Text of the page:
Equality & Discrimination

2017 Apr 21

The View from the Military Academies: A Conversation with the Superintendents About Values, Ethics, & the Military Profession

Registration Closed 9:00am to 10:30am

Location: 

NYE A, B Taubman 5th Floor, 79 JFK Street, Harvard Kennedy School (Taubman Building)

RSVP HERE


The View from the Military Academies:
A Conversation with the Superintendents About Values, Ethics, & the Military Profession 

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2017 Mar 06

*CANCELLED* Laughtivism: Fighting Authoritarian Regimes with the Power of Humor *CANCELLED*

4:30pm to 6:00pm

Location: 

Carr Center Conference Room R-219

*This event has been cancelled*

How do you start, build, and complete a peaceful revolution?  How do we fight oppression and violence? Why were the Serbian and Arab Spring revolutionaries able to topple deep-seated autocrats while the American Occupy movement failed to achieve its stated goals? What are the application of rules for 'people power' movements in different environments - from autocracies to democracies?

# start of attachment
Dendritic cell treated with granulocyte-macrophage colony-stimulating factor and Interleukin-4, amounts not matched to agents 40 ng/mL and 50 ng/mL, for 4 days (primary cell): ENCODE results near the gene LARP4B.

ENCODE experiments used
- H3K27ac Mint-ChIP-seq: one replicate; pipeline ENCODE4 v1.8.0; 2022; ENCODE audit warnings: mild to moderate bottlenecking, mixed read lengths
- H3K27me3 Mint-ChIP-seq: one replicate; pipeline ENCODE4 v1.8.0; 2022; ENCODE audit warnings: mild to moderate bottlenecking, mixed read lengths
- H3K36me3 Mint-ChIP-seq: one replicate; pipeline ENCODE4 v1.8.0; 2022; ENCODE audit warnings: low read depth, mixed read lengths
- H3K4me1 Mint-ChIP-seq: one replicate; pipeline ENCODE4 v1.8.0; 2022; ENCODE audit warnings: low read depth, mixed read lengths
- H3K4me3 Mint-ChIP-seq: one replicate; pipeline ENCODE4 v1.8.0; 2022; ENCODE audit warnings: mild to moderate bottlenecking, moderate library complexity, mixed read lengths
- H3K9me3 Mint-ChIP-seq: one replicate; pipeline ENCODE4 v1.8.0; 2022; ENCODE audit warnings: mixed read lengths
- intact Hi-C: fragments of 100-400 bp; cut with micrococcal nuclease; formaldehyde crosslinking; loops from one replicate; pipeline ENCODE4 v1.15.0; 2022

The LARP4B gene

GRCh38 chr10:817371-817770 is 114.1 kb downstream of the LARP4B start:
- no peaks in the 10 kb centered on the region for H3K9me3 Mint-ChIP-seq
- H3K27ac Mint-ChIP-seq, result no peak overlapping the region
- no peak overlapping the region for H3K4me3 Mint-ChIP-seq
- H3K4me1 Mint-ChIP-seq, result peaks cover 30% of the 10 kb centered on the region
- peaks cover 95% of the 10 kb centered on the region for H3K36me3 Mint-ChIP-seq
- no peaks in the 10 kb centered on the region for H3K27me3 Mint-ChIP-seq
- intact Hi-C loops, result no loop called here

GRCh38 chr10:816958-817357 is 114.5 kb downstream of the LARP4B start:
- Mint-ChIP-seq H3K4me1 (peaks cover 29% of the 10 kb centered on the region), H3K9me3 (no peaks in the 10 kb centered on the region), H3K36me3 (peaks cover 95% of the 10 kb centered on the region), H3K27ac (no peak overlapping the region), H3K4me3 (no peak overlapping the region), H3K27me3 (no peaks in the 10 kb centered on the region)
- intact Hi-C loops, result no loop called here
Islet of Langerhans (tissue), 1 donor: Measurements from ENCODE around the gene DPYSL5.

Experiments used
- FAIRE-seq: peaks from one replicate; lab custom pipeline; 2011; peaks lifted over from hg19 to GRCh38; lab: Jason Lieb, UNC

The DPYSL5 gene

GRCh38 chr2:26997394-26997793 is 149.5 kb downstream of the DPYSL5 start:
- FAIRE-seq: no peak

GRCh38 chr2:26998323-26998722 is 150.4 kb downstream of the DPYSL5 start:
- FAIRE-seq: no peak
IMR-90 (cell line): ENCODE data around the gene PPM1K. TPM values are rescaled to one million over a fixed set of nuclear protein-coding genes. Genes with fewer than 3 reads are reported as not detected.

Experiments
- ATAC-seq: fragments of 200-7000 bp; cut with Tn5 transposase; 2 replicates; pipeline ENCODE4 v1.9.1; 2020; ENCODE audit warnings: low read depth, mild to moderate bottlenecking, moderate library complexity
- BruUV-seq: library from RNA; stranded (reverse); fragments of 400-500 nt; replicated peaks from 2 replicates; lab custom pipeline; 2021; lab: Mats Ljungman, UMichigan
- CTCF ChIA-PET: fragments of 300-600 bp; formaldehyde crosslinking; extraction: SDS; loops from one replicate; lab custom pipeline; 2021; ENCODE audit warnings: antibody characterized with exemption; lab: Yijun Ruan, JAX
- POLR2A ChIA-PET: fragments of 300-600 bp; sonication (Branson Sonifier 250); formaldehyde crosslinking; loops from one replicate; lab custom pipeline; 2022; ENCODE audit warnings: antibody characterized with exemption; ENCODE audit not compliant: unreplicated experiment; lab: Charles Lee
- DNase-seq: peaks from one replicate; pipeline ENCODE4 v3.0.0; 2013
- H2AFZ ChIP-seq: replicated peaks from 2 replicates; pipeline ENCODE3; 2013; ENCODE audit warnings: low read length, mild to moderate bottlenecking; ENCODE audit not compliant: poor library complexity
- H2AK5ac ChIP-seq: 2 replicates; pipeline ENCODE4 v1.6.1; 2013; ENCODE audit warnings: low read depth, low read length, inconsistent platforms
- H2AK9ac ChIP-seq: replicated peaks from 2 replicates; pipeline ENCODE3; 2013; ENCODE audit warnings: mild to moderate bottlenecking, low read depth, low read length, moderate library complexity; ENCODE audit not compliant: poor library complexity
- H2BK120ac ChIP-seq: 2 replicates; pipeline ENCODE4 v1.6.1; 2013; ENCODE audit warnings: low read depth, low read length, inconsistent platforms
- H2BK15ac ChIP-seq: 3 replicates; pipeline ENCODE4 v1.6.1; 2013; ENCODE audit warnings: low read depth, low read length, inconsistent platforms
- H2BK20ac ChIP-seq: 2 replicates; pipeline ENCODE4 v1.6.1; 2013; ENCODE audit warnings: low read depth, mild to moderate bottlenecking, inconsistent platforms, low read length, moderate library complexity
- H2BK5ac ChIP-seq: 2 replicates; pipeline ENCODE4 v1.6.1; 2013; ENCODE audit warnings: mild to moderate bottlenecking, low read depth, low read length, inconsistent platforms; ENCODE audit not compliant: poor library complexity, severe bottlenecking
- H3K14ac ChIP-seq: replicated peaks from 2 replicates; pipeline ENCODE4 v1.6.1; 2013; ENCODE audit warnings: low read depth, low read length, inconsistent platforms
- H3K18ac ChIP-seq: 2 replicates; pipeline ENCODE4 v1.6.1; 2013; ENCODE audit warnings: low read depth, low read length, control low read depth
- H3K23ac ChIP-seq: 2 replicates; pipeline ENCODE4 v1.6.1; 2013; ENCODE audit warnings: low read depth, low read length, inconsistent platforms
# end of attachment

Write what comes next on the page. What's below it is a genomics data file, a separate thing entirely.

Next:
Join us on Monday, March 6th, as Srdja Popovic looks at how past youth movements have successfully toppled...

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PolicyCast - The Challenges Faced by Human Rights Organizations with Sushma Raman

December 21, 2016

While human history is replete with examples of repression and the struggle against it, it wasn’t until 1948 that the world came together to declare in one voice the sanctity of each individual’s dignity. The Universal Declaration of Human Rights was a triumph of the post-war period, and while the world is by most measures a far better place today than in 1948, the declaration’s adoption was not the end of the fight for...

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​​​​​​​Do States Delegate Shameful Violence to Militias? Patterns of Sexual Violence in Recent Armed Conflicts
Dara Kay Cohen. 8/2/2015. “​​​​​​​Do States Delegate Shameful Violence to Militias? Patterns of Sexual Violence in Recent Armed Conflicts.” The Journal of Conflict Resolution, 59, 5, Pp. 877-898. See full text.Abstract
Do States Delegate Shameful Violence to Militias? Patterns of Sexual Violence in Recent Armed Conflicts: